Pastors Corner: February, the month of love and sacrifice

There are two notable events taking place in February that are important to grasp an understanding of. The events recognized this month are centered on two main components of life: love and sacrifice. The two, of course, are Black history and the beginning of the Lenten season.

Black History Month recognizes the accomplishments and sacrifices of African Americans in the U.S.

The first official observance came in February 1976, under President Gerald Ford, who proclaimed: “In the bicentennial year of our independence, we can review with admiration the impressive contributions of Black Americans to our national life.”

The year 1986 was the first year of the celebration of Martin Luther King Jr.’s birthday as a national holiday. But long before the Emancipation Proclamation (1863), long before the “I Have a Dream” speech (1963), Black Americans demonstrated love of family and sacrifice to their country even though they were not always judged by the content of their character but by the color of their skin.

Knowing our past will always unlock the door to our future. Far too many Americans know little about the rich cultural heritage of African Americans who helped to build our nation. February gives all Americans an opportunity to highlight and celebrate the accomplishments that African Americans have achieved in this country, despite the history of racism and oppression.

The love and sacrifices of King and countless Americans must be acknowledged and recognized. They must be noted as true heroes in American history. From education and literature to music and entertainment, sports and politics, Black Americans have been prime movers in every sector of life.

Just to name a few, there are the previously mentioned King; writer and activist James Baldwin; poet Maya Angelou; Shirley Chisholm, the first Black woman elected to Congress; Olympian Jesse Owens; strategist and organizer Bayard Rustin; Bessie Coleman, the first Black licensed pilot; publisher Robert Sengstacke Abbott; singer and entertainers Ethel Waters and Nat King Cole; the first Black chief justice, Thurgood Marshall; and Pulitzer Prize author Gwendolyn Brooks.

It is vital for all Americans to acknowledge and educate themselves of the love and sacrifice given to all Americans by Black Americans.

In February, we also celebrate the beginning of the greatest expression of love and sacrifice. The season of Lent is the beginning of the ultimate sacrifice of love that has ever been expressed to humanity. From Ash Wednesday for 40 days (not including Sundays), we prepare and share the fulfillment of the birth, life and ministry of Jesus.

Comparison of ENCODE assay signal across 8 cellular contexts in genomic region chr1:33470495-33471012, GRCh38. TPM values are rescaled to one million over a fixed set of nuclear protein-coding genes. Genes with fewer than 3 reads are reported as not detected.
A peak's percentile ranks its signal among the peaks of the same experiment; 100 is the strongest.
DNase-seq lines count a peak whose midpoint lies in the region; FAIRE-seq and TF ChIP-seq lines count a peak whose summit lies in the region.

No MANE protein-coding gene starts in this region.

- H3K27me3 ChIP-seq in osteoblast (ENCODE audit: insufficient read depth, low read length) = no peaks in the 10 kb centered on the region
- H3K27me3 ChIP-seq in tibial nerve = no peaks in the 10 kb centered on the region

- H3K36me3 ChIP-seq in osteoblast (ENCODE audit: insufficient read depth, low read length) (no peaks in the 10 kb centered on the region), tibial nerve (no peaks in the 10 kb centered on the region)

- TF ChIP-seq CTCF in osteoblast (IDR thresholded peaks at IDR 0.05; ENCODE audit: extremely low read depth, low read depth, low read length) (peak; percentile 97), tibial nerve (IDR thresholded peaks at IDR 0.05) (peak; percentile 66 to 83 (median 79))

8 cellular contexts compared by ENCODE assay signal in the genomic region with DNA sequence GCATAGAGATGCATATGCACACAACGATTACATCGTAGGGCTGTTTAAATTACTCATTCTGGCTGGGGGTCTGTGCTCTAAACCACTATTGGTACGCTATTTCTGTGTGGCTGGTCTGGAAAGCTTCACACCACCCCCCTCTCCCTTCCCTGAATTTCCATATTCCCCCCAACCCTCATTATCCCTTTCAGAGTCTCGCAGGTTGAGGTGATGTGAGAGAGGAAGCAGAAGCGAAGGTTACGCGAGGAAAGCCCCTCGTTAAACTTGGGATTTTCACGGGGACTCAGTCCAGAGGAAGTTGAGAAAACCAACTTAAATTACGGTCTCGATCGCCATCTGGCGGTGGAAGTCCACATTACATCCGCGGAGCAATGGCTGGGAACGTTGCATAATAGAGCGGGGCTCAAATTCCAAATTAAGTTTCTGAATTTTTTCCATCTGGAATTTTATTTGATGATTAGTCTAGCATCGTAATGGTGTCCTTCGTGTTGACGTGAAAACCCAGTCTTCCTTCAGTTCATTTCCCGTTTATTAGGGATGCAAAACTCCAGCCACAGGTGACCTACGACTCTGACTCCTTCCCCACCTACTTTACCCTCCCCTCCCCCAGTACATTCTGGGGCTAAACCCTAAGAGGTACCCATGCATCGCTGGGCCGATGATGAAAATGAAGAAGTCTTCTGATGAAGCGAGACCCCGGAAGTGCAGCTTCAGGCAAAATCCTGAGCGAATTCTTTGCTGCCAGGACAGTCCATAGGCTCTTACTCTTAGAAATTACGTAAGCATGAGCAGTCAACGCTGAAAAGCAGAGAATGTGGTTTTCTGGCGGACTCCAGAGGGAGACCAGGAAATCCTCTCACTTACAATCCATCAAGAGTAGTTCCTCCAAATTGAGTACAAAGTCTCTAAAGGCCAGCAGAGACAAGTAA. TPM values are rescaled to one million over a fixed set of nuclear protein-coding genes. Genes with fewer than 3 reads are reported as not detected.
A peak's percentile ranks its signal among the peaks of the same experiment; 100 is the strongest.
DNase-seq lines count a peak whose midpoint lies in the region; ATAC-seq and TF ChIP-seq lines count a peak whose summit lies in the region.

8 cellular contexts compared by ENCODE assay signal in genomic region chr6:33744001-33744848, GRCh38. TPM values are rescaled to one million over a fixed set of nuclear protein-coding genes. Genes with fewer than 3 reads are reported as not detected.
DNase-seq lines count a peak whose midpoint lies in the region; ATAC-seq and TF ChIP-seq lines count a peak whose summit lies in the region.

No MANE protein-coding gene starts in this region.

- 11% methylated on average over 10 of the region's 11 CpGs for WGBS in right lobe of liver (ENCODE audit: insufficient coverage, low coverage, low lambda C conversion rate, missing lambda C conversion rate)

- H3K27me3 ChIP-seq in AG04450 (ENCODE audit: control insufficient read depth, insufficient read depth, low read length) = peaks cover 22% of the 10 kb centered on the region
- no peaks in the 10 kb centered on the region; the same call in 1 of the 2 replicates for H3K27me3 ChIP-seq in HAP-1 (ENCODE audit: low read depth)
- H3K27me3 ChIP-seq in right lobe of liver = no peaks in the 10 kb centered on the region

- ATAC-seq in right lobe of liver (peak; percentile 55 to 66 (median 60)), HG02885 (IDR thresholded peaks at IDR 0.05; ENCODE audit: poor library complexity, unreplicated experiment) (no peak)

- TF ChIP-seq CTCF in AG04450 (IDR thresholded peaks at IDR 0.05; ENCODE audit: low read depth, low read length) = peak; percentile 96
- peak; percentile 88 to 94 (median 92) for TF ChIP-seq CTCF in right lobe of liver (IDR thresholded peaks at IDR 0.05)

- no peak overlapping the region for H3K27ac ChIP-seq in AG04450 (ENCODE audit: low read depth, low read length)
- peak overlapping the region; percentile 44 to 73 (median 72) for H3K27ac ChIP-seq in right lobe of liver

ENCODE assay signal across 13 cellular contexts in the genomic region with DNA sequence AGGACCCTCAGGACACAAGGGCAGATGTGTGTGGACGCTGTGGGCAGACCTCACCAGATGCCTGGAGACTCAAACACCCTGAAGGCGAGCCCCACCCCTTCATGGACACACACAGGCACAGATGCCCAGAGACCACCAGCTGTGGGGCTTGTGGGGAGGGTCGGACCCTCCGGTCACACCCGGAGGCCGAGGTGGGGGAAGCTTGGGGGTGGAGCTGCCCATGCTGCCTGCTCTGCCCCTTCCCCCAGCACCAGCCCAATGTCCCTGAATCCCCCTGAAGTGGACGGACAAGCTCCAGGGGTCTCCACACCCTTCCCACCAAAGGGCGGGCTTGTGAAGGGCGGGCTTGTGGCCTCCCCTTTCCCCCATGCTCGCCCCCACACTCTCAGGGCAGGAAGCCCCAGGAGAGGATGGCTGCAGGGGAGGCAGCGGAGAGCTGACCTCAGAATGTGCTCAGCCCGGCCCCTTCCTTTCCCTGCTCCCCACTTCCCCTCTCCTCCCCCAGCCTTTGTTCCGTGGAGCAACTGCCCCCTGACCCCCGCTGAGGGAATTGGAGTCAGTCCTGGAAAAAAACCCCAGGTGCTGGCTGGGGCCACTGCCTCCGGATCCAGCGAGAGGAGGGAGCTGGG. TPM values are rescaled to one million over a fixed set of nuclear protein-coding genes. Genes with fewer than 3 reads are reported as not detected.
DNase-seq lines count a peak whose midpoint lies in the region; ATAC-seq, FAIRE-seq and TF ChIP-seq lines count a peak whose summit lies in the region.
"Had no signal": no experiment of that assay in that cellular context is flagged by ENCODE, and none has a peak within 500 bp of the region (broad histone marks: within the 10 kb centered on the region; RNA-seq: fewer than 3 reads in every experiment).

Luke 4:1: Jesus, full of the Holy Spirit, left the Jordan and was led by the Spirit into the wilderness, 2: where for 40 days he was tempted by the devil. He ate nothing during those days, and at the end of them he was hungry.

The word “lent” comes from the old English word lencten, which means lengthen – referring to the season of spring and longer daytime. The length of Lent represents the 40 days Jesus spent fasting in the wilderness before beginning his ministry.

The power of true love is always demonstrated through sacrifice. The love of Jesus is demonstrated through the fulfilling sacrifice of following the direction of the sacrifice requested of the father. Love is translated through sacrifice (John 3:16,17).

The Lenten season is not merely a religious act. It is about the ultimate sacrifice. Many believers follow in kind and give up, or sacrifice, something in their lives in reflection and appreciation for what Jesus did for us. It should be said that you will not find any biblical mention of observing an annual period of 40 days of fasting and abstinence preceding the festival of the Passover, although much of the Christian world observes the 40-day period of Lent, which precedes Resurrection Sunday.

The Lenten season is a time of observation, fasting, penitence and prayer for many believers around the world. It is predominately observed by Catholic believers, but Christ followers of all denominations can and do participate.

The purpose of this column is to accentuate the point that the sacrifice of love is on full display during this season.

What is love without sacrifice? It is simply an overture of words, thoughts and possible emotions. God proved his love through the sacrificial actions of giving.

February is filled with sacrificial significance. It is my prayer that you grasp the sustainable importance of what this time brings you. I would ask that you educate yourselves of the accounts of Black American history this month and beyond.

Then, take this time to honor our savior as we love sacrificially during this Lenten season.

Michael F. Cole is the pastor for the Worship Center Ministries and the Dixon Church of the Brethren, both in Dixon.